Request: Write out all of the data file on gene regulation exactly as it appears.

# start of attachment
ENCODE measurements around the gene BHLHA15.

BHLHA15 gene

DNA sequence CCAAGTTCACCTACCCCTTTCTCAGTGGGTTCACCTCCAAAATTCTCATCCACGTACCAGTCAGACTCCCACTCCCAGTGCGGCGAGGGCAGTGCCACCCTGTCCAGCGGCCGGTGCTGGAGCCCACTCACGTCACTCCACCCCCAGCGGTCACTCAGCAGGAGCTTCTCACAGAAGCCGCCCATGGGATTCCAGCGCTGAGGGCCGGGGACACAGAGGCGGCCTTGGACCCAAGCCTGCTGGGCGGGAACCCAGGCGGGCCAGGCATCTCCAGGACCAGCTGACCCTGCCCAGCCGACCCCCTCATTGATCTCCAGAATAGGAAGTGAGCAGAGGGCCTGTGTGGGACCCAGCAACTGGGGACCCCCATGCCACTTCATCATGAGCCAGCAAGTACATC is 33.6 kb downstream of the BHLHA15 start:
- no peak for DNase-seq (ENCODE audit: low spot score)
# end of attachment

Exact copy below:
ENCODE measurements around the gene BHLHA15.

BHLHA15 gene

DNA sequence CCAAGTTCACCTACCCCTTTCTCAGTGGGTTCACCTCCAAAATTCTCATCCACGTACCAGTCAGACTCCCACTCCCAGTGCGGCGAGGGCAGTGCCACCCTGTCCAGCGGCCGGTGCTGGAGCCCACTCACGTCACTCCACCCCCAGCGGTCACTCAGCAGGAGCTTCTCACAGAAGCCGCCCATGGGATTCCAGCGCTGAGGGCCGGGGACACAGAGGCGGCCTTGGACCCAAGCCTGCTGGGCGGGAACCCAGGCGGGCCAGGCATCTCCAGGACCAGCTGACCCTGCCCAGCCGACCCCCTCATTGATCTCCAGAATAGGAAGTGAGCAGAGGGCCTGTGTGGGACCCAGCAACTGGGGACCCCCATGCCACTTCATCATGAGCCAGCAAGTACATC is 33.6 kb downstream of the BHLHA15 start:
- no peak for DNase-seq (ENCODE audit: low spot score)